Finchley group helps boy born without ears

Kieran in hospital after having his new ears created

Kieran in hospital after having his new ears created

First published in News
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A nine-year-old boy born without ears had a pair made for him using tissue from his own ribs. 

Kieran Sorkin, who is supported by the Jewish Death Association, in Woodside Road, North Finchley, was born with bilateral microtia, which affects just one in 100,000 babies and meant neither of his ears formed properly.

Doctors at Great Ormond Street Hospital spent more than six hours operating on Kieran, using his own rib cartilage to form his ears. 

Specialists used the shape of his 38-year-old mother Louise’s ear to draw the outline of what his would look like. His father, David Sorkin, said the operation will be life-changing for Kieran, whose confidence was greatly affected by the condition. 

The 44-year-old IT manager said: "He looked different to other kids and he speaks slightly differently to other kids, too.  

"His confidence was affected as he can’t necessarily hear when other kids talk, as sometimes children don’t speak that well.

"If he can’t hear them and understand them he doesn’t have the confidence to play with them. Very early on we were conscious he was not playing well in larger groups.  

"It was hard for him, but he is doing quite well now. We think he is a happy chappy and fairly confident about his condition. We don’t want him to be considered to be any different to any other children." 

Great Ormond Street Hospital consultant plastic and reconstructive surgeon Neil Bulstrode carried out Kieran’s operation last Tuesday.

He is one of only a handful of clinicians worldwide to carry out ear reconstructions.

Mr Bulstrode said: "Bilateral reconstructions are sometimes done one at a time, but for Kieran we have created both of his new ears at the same time.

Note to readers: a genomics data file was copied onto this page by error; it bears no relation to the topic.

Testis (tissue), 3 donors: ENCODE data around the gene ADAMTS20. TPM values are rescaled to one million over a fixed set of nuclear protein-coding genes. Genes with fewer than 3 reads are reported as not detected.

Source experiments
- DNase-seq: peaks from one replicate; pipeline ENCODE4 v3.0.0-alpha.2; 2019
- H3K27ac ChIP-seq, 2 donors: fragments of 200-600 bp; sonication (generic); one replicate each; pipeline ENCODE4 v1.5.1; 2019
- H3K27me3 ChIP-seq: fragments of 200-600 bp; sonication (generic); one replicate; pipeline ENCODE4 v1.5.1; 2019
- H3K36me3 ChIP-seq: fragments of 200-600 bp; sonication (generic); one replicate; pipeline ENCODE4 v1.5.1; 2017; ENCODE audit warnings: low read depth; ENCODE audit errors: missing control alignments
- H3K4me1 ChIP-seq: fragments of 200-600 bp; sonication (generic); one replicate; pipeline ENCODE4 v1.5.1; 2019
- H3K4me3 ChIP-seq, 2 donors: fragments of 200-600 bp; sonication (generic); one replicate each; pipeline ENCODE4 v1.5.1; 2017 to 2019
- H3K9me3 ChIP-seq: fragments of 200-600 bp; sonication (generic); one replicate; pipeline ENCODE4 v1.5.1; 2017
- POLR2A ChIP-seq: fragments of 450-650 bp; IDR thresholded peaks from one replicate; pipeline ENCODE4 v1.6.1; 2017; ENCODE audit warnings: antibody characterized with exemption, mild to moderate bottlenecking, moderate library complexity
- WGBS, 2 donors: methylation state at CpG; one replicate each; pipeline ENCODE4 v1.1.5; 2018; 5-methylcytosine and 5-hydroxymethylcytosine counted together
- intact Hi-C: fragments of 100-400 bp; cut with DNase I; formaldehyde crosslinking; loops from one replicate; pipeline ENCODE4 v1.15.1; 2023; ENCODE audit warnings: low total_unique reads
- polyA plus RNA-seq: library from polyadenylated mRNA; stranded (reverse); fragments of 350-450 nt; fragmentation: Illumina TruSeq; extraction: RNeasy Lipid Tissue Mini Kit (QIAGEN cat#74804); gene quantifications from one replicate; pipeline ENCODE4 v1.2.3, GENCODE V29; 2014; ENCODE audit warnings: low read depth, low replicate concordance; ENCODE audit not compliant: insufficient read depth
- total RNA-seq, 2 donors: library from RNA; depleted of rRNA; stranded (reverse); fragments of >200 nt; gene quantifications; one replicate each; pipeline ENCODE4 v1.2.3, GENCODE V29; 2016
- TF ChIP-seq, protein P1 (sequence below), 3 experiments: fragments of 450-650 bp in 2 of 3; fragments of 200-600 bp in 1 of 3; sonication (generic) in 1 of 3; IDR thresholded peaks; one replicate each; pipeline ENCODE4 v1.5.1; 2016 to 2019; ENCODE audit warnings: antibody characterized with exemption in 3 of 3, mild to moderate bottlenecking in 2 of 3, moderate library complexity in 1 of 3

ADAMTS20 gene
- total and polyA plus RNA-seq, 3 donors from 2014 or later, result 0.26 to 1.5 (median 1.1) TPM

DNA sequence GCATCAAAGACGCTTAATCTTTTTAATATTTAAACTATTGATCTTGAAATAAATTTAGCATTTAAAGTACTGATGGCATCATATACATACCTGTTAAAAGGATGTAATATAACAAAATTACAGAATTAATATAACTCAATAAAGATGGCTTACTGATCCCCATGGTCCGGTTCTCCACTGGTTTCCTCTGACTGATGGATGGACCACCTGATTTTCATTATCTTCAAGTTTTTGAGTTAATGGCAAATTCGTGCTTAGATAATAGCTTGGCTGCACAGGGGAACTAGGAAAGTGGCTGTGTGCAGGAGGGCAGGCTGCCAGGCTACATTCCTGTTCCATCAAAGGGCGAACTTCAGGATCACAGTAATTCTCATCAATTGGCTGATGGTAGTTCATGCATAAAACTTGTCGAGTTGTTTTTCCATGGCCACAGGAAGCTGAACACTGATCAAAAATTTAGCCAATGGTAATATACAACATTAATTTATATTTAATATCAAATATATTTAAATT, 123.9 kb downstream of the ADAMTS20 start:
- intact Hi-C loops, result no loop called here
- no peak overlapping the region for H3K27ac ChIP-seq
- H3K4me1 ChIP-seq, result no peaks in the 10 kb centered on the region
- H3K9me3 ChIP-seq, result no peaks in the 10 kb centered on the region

"This allows us to ensure the ears are balanced and achieve the best result." 

Kieran has already undergone a separate series of operations to improve his hearing, and while the ear reconstruction is primarily a cosmetic procedure, Mr Bulstrode said it stood to bring enormous benefits to Kieran.

 "It’s a major operation but it brings a significant improvement in quality of life for children with microtia," he said. 

"Their confidence improves and their performance at school improves." 

Kieran, a pupil at Maple Primary School, in St Albans, has two siblings, 11-year-old Mia and six-month-old Zac. 

His family were unaware of the rare condition until Kieran was born. 

Mr Sorkin said: "Early on we didn’t have a clue about it. Just like anyone you try to do the best for your children.  

"He is 90 per cent deaf without his hearing aid. Only if you yell at him can he hear you - like any nine-year-old. 

"This procedure won’t help his hearing but it will help with his confidence." 

Kieran will have a follow up operation in six months, which will involve placing a small skin graft behind each ear to help push it out slightly further from his head.

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